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I have a rather simple question that I could normally debug myself, but I seem to be having quite the problem at this point in time.

I am creating a linked list data structure and I made two functions, one to return the front Elem and one to return the last Elem. The issue is that the compiler is saying that Elem does not define a type, when it does.

Here is the header file trimmed down the the relevant code:

class simpleList {

    public:
        //Returns a pointer to the first Elem of the list
        simpleList::Elem* front();

        //Returns a pointer to the last Elem of the list
        simpleList::Elem* back();

    private:
        struct Elem {
            char info;
            Elem *next;
        };

        Elem *head; 
};

and here is the .cpp file implementation of these two functions:

//Returns a pointer to the first Elem of the list
simpleList::Elem* simpleList::front()
{
    return head;
}

//Returns a pointer to the last Elem of the list
simpleList::Elem* simpleList::back()
{
    Elem * temp = head;

    while( temp -> next != 0 )
        temp = temp -> next;

    return temp;
}

I have tried both scoping them to the class and just doing:

Elem* simpleList::front()
Elem* simpleList::back()

The error message is as follows: simpleList.h:38:9: error: ‘Elem’ in ‘class simpleList’ does not name a type simpleList.h:41:9: error: ‘Elem’ in ‘class simpleList’ does not name a type

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2  
Move the struct to be before those functions. –  TBohne Mar 27 '12 at 18:16
2  
Don't retell compiler messages in your own words. Use copy and paste. Mark relevant line numbers in the code. –  n.m. Mar 27 '12 at 18:22
    
Moving it up worked wonders. It's always the simple stuff. –  Joshua Mar 27 '12 at 18:31
    
@Joshua: It's not just about moving it up to get it to work. See my answer as well. –  LiKao Mar 27 '12 at 18:57
    
Have you tried using std::list instead of rolling your own? –  Thomas Matthews Mar 27 '12 at 18:59

2 Answers 2

up vote 1 down vote accepted

Try this order for the class declaration:

class simpleList {
    public:

        struct Elem {
            char info;
            Elem *next;
        };

        //Returns a pointer to the first Elem of the list
        Elem* front();

        //Returns a pointer to the last Elem of the list
        Elem* back();

    private:
        Elem *head; 

};
share|improve this answer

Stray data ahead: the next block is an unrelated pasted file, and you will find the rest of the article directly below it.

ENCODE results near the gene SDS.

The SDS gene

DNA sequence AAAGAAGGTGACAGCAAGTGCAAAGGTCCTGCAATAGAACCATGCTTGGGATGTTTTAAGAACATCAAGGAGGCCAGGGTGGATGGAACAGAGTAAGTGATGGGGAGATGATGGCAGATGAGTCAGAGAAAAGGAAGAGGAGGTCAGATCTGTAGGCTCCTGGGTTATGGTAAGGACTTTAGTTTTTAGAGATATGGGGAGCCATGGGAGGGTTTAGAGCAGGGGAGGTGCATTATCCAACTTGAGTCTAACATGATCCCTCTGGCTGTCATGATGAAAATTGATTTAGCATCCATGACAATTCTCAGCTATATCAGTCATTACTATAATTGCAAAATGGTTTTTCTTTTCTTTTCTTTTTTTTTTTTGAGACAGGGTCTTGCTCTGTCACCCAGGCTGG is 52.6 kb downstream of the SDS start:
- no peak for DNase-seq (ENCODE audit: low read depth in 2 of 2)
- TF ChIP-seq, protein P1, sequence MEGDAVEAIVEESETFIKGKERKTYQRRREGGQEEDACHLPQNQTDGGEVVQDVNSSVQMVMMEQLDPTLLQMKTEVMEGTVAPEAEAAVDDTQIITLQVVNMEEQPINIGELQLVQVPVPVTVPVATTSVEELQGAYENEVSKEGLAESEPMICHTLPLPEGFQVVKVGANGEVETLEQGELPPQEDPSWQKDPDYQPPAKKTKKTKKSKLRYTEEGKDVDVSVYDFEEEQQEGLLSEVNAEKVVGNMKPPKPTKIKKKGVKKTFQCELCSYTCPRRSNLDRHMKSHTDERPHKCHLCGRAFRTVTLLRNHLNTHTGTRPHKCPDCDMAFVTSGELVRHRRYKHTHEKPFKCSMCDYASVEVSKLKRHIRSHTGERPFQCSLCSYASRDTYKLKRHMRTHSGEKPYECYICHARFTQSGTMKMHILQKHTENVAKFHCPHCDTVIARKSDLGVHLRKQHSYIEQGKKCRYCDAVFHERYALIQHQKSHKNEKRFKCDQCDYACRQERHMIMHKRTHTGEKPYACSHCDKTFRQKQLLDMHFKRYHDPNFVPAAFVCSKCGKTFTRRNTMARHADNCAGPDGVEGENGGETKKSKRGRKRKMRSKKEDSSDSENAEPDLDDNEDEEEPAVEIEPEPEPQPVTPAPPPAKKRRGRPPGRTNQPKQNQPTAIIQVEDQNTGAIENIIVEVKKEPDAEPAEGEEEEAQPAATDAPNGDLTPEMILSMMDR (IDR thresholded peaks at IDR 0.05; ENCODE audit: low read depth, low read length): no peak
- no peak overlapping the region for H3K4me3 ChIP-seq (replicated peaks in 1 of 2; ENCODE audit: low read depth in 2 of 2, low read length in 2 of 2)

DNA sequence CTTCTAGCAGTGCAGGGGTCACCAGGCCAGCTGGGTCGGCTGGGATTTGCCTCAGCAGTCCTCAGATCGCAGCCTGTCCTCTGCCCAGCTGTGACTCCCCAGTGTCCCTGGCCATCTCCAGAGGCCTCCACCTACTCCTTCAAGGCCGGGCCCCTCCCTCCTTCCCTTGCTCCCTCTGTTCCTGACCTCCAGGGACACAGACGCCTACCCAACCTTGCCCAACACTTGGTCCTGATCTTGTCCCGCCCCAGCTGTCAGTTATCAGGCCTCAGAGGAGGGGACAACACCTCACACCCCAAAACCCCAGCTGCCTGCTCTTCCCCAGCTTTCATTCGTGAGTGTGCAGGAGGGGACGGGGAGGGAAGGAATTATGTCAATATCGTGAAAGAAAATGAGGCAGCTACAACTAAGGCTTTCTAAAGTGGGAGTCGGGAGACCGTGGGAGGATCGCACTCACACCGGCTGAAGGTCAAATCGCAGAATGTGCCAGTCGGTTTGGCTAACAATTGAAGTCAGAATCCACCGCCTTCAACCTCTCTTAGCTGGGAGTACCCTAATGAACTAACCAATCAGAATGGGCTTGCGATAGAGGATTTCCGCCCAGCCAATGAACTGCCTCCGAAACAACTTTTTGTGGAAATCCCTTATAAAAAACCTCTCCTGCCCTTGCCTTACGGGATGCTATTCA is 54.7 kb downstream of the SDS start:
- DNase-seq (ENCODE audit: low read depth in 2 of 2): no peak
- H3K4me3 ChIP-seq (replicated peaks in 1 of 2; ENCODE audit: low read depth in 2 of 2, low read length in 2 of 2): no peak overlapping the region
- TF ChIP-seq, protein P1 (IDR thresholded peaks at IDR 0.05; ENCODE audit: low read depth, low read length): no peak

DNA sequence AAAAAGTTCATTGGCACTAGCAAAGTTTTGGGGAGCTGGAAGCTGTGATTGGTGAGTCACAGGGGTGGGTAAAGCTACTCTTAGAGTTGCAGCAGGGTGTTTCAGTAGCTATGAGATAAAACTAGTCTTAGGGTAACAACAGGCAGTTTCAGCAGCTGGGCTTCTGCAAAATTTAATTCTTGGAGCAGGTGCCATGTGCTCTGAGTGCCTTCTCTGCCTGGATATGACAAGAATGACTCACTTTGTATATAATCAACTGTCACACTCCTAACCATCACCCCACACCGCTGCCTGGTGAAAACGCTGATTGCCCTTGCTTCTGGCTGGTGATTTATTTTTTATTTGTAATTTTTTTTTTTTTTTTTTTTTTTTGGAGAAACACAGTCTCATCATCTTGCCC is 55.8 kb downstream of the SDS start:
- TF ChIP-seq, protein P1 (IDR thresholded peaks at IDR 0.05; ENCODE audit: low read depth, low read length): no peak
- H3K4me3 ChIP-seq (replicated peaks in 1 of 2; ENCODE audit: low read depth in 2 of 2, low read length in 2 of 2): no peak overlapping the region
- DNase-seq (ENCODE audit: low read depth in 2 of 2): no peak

Works great! Thanks! –  Joshua Mar 27 '12 at 18:39
    
Please, do not just correct other's code, but also let them know what was wrong. Just fixing stuff for others will not help them learn anything. See: kera.name/articles/2012/03/why-i-broke-up-with-stack-overflow –  LiKao Mar 27 '12 at 18:57

For the code you typed I get a lot more errors: http://ideone.com/c9PHc

Here are the details what is wrong, and why Bo's answer works.

  1. The ordering is wrong, so you have used the type Elem before you ever defined. You have to at least tell the compiler, that it exists and that it is a nested type for your class. Otherwise it will get to that point and not know what to do with it.

  2. Your struct Elem is private. I.e. this type can only be seen at private parts of the same class, just like a privat variable. You are returning this struct from a public method, so the return value is a public part, where this struct cannot be seen. Changing the ordering only but not makeing the type public at the same time, means you can call simpleList::front() and simpleList::back(), but not store the return type anywhere (since this would need a variable with a private type).

  3. You have duplicate scope specifiers in your return value declaration. This is not an error, but they are not really necessary and might confuse others. Usually at class level, you just use nested types directly without extra scoping specifiers.

So in this case it is not just the order which matters but the actual combination of errors. Count 1 cause the compiler error you are seeing, count 2 will cause your methods to be unusable and may cause compiler errors at other places and count 3 is merely aesthetics.

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